Since the advent of Android in 2009, the family of devices running Google's mobile OS has grown from one handset to now hundreds and possibly thousands of unique models. In recent months, Android has seen an explosion of devices coming from lesser-known Asian manufacturers, with one of the main selling points being price. The manufacturers realized that with Android they had a readily and freely accessible operating system, a large market of potential customers, and all they had to do was put together a cheap device to capitalize on Android's continued growth.
Note: Testing for this review was done on a Nexus One
I love drifting. As I tuck myself into bed, I can be heard to whisper "Good night, Dorikin". So when I read that Reckless Racing, so long anticipated on the Droid Forums gaming section, had finally been released, I immediately bought it from the market.
My first impressions weren't particularly positive. The country hick theme (RR was formerly known as Deliverace) did not appeal to me, and the single-thumb control scheme was terrible.
This contest is now over. We have selected the winners - see if you are one of them towards the bottom of the page.
Ever wondered how much RAM is available on your phone? What about the internal storage space available? Or the precise signal strength? If you answered yes to any of these questions, System Info Widget may be the perfect widget for you and your inner geek.
What you're looking at above are the four widgets Jason Calhoun, the developer of the System Info Widget, gives you out of the gate.
The folks from Trident Cases were nice enough to send me a review unit of their brand new Trident Cyclops for the HTC EVO 4G. I must say, after putting this case on and using for a few hours, there are several reasons that this is my new favorite case, and I'd like to do some show and tell.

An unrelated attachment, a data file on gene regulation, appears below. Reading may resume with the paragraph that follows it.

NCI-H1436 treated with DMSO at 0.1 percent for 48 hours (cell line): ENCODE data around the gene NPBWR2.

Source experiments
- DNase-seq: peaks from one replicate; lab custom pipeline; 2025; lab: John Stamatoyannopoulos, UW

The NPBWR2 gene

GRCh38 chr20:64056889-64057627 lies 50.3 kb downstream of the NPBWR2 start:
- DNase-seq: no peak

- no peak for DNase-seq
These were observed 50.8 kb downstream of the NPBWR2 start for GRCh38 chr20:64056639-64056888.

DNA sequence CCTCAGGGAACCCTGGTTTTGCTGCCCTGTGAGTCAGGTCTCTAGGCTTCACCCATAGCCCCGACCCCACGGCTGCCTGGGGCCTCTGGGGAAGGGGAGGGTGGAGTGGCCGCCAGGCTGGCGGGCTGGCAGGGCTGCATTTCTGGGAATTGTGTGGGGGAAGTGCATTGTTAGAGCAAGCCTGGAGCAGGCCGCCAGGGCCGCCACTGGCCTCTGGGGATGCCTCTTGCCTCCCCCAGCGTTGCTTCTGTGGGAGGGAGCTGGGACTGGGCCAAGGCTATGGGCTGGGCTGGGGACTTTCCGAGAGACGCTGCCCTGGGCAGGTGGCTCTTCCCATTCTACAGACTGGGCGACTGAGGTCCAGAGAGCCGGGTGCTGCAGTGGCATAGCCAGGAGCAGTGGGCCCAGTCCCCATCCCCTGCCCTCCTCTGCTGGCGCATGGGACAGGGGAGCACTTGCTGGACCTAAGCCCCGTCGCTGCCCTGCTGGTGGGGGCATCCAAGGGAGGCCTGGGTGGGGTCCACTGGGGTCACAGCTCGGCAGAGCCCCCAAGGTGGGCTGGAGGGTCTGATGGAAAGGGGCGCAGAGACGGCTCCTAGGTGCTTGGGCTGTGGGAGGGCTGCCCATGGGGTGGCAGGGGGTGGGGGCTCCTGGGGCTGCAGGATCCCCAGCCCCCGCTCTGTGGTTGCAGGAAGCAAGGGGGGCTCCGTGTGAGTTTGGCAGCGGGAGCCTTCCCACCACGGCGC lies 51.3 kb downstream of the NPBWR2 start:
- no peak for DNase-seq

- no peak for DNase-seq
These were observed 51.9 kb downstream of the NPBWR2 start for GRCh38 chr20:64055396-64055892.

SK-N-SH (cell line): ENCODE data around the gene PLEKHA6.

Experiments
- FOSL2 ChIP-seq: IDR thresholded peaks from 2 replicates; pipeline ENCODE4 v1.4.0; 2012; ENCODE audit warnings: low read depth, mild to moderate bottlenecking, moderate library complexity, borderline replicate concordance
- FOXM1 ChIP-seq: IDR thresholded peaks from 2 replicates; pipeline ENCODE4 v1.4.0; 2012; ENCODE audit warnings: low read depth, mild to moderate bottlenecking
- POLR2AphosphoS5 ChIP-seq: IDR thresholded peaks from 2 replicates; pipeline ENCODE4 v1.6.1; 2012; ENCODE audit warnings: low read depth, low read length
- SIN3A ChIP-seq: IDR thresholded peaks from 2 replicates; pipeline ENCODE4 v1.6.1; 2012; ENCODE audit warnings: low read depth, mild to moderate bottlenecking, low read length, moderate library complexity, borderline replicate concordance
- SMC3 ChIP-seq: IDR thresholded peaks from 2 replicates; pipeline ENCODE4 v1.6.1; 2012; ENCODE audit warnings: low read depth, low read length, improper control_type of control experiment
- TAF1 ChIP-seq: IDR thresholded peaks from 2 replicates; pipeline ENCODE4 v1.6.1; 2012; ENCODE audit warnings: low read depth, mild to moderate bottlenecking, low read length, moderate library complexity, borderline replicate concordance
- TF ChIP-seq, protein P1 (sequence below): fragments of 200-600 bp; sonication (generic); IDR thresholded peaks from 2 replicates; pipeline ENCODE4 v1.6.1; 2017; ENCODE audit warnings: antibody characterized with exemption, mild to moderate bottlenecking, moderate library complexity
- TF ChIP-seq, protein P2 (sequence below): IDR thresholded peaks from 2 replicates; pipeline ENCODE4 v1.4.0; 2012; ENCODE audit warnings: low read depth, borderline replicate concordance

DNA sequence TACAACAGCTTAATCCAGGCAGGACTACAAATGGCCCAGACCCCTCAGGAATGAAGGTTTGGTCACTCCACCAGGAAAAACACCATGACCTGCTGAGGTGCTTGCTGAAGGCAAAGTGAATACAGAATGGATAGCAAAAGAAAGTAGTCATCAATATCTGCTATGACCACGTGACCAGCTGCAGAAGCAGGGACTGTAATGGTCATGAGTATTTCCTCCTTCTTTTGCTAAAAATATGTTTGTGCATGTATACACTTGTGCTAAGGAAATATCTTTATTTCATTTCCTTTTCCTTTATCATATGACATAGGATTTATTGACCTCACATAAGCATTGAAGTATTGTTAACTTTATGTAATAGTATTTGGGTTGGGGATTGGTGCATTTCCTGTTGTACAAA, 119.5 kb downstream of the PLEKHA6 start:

My first impression of the Cyclops was actually a direct result of its packaging.
Evernote is one of those services that does one thing and does it extremely well: it takes your notes, organizes them, and helps keep your life together. The beauty of Evernote is that it works everywhere (desktop, web, mobile) but, until recently, the Android app has been a bit... lackluster. It was not just a bit clunky and bland - that we could live with. The biggest downside of the Android client, as noted by countless 1-star reviews, was the need to maintain an Internet connection to read and write notes, meaning the app didn't support offline storage of any kind.
I've said it before and I'll say it again: stock Android is the way to go. I hate it when manufacturers add custom UIs, bloatware, and unnecessary lag to our beloved Android operating system, so, naturally, I was overjoyed to hear that the T-Mobile G2 would ship with a stock build of Android. Early reviewers seem to agree with this, and overall, they seem to think highly of the device. Let's take a look at some of those reviews that have been posted so far.
Everyone knows that smartphones are awesome, but it’s hard to beat using a large screen and full keyboard to control a device. Developers Peter Mora and Zoltan Papp believe they have come up with a compelling compromise: Webkey, for Android. Webkey allows users with a rooted Android device to text or call contacts, view SD card contents, and more - all from a web based interface.
Webkey's interface leaves a lot to be desired, as it is more bare and utilitarian than polished and perfected.
The barren desert that is gaming on Android has been with us for as long as the platform itself, and it appears that it is only now changing, with the release of games like Angry Bird and Fruit Ninja. The newly released MiniSquadron looks to be another one of those games that attempt to bring the quality level up to that of iOS, featuring OpenFeint alongside some of the most addictive gameplay I've ever seen from an Android game.